Veterans

December 12, 2018
 

VA selects 10 Patient Safety Centers of Inquiry for special funding

The U.S. Department of Veterans Affairs is funding 10 VA Patient Safety Centers of Inquiry (PSCI) over the next three years (2019-2021) to develop innovations to improve patient safety throughout VA.

Included in the list is the VA Greater Los Angeles Healthcare System’s PSCI.

“The PSCI program is the pre-eminent patient safety innovation network in the Veterans Health Administration,” said VA Secretary Robert Wilkie. “Since 1999, the interventions implemented through the PSCI program have significantly contributed to our veterans receiving the safest care anywhere.”

PSCI initiatives that have led to key improvements in patient safety include the creation of toolkits for the prevention of patient falls, moderate sedation techniques for use by non-anesthesiologists, protocols for reducing hospital-acquired infections, suicide prevention strategies and a cancer care tracking system.

The 10 centers were selected by an interdisciplinary review committee from the VA National Center for Patient Safety that consists of patient safety experts, including physicians, nurses, psychologists and pharmacists. There were 36 applicants. The 10 centers selected, including a description of their PSCI initiatives, are listed below:

1. The VA Ann Arbor, Mich., PSCI will focus on appropriate use of catheters and Peripherally Inserted Central Catheter lines.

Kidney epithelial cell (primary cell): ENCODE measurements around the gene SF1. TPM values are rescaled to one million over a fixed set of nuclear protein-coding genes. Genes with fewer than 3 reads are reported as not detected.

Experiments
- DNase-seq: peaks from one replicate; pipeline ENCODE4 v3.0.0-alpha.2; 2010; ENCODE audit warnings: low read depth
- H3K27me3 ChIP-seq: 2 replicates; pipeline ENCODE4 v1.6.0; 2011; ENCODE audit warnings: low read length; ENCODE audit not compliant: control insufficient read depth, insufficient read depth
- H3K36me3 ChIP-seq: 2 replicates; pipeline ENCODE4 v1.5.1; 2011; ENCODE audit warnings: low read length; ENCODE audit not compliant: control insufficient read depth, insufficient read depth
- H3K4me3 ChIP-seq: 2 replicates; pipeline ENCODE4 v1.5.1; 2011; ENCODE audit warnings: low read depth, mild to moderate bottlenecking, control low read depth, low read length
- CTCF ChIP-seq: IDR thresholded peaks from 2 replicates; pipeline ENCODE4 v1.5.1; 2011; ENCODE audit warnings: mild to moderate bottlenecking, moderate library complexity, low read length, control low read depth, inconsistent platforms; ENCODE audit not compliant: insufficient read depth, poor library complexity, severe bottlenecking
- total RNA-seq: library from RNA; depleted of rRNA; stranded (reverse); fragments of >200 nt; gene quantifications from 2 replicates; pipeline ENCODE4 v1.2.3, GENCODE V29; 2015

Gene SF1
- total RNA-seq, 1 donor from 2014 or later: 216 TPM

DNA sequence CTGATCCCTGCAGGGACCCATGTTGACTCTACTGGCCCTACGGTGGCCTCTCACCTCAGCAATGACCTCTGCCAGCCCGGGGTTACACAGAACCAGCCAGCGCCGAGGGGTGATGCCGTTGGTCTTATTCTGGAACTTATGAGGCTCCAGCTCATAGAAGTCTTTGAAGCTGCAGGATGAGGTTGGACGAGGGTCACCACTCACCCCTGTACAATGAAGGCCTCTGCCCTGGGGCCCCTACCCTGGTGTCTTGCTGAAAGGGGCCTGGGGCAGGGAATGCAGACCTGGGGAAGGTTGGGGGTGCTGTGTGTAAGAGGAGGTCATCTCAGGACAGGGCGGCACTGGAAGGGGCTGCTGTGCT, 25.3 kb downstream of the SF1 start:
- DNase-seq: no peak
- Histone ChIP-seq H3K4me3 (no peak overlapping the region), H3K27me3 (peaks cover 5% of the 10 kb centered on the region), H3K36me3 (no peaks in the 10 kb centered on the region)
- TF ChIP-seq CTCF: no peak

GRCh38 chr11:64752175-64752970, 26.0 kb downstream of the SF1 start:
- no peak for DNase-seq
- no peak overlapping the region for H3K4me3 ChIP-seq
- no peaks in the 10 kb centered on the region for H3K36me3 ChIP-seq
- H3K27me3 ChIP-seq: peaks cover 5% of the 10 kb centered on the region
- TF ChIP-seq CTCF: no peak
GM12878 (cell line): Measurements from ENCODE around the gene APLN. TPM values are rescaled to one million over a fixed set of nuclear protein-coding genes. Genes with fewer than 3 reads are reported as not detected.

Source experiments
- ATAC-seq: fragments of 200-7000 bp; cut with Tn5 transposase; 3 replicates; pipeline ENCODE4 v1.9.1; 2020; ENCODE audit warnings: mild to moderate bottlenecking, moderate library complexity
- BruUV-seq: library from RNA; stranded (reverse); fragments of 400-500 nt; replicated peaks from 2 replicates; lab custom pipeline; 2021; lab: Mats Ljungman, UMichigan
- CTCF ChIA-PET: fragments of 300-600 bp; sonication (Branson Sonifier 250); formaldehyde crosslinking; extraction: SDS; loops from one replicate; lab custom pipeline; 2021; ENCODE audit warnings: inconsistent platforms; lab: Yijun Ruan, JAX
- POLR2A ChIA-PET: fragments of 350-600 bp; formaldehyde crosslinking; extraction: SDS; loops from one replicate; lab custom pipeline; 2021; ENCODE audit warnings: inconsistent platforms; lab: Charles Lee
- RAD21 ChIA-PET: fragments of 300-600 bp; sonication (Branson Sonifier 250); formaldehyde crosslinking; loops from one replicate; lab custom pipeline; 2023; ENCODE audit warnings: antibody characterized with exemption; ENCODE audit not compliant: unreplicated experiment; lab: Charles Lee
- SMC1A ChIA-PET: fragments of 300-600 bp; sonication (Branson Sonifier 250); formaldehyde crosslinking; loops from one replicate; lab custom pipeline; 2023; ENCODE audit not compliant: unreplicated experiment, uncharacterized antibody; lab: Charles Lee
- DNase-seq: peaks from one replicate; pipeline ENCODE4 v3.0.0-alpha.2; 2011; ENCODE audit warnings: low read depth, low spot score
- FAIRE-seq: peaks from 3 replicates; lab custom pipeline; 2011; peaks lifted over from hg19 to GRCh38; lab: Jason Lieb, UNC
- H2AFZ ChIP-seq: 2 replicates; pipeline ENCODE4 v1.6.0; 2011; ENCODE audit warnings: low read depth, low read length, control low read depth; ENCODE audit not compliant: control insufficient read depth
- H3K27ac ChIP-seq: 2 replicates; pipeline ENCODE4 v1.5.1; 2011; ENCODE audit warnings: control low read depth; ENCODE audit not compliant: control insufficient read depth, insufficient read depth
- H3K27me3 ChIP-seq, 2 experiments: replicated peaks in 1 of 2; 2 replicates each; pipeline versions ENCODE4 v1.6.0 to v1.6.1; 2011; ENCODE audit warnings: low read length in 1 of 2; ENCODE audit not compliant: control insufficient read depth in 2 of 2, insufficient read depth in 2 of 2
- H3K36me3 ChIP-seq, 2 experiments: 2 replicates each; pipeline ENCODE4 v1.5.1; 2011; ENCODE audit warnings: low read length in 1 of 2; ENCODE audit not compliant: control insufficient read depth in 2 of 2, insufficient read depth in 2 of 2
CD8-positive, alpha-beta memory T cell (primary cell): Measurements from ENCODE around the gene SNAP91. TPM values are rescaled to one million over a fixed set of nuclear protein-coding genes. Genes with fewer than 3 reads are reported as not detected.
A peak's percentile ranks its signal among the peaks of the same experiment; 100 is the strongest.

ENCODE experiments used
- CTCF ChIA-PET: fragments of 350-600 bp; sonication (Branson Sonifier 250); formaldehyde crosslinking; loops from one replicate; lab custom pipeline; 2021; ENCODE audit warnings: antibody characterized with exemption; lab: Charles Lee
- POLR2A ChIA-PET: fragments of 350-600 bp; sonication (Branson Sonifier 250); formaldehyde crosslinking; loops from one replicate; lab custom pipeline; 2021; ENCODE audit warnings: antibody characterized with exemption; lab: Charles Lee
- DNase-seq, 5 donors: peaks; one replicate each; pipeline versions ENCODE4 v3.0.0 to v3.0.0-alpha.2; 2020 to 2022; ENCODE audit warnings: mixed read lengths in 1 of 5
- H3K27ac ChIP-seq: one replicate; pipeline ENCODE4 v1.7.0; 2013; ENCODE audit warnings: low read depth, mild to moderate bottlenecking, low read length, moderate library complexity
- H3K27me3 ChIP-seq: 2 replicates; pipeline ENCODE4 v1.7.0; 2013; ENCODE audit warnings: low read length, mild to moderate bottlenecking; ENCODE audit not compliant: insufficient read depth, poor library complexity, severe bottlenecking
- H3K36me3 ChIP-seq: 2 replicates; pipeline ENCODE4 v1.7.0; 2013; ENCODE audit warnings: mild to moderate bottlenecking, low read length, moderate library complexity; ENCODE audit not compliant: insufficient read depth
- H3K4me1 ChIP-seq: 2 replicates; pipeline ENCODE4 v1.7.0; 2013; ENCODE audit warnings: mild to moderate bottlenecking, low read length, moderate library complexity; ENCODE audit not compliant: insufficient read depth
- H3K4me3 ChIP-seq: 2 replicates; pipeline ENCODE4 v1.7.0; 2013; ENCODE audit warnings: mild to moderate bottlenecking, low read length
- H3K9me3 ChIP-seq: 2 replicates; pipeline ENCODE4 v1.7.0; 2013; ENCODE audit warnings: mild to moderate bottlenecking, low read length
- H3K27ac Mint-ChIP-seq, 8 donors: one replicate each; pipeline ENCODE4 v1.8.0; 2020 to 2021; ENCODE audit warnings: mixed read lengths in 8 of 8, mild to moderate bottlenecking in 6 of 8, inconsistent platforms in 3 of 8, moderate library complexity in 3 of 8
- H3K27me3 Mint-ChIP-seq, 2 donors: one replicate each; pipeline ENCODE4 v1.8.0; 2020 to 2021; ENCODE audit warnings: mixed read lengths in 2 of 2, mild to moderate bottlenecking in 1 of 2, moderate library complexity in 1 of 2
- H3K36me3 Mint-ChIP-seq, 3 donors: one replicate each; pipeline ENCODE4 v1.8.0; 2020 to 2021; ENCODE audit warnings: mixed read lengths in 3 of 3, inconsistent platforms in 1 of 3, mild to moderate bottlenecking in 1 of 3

2. The Center for Medication Safety in Aging located at the James J. Peters VA Medical Center will serve as a communications hub for efforts to reduce adverse medication effects in older adults and those with dementia.
3. The Ralph H. Johnson VA Medical Center’s  PSCI in Charleston, S.C., works to improve outcomes for Veterans moving back and forth from VA and non-VA care, specifically focusing on medication safety.
4. The Michael E. DeBakey Houston VA’s Diagnosis Improvement Safety Center (DISCovery) works to prevent diagnostic errors by improving timely follow-up of abnormal test results.
5. The goal of the Iowa City VA’s Center for Antimicrobial Stewardship and Prevention of Antimicrobial Resistance program is to create automated risk-adjusted metrics that are adaptable to the diverse care settings across VA’s health system.
6. The VA Greater Los Angeles Healthcare System’s PSCI will focus on transitions for elderly Veterans and those with complex conditions. They will test the impact of these transitions on 30-day readmissions and patient satisfaction.
7. The VA Puget Sound Health Care System’s Supporting Primary Care Providers in Opioid Risk Reduction and Treatment program identifies patients at high risk for adverse opioid events and monitors their opioid use. It provides guidance on tapering opioid prescriptions and provides supportive connections among patients with opioid use disorders.
8. The PSCI at the James A. Haley Veterans’ Hospital in Tampa, Fla., works to prevent adverse events related to mobility/immobility focusing on prevention of injurious falls, safe patient handling/mobility and pressure ulcer prevention.
9. The Doris Miller VA Medical Center PSCI in Waco, Texas, is developing practical solutions to reduce suicide among Veterans not receiving VA care.
10. The White River Junction, Vermont VA PSCI’s goal is to test evidence-based programs to decrease suicide risk following psychiatric discharges of Veterans.

VA’s National Center for Patient Safety — headquartered in Ann Arbor, Mich. — was established in 1999 to develop and nurture a culture of safety throughout VHA. The primary goal of NCPS is the nationwide reduction and prevention of inadvertent harm to patients.

For more information, visit http://www.patientsafety.va.gov/.




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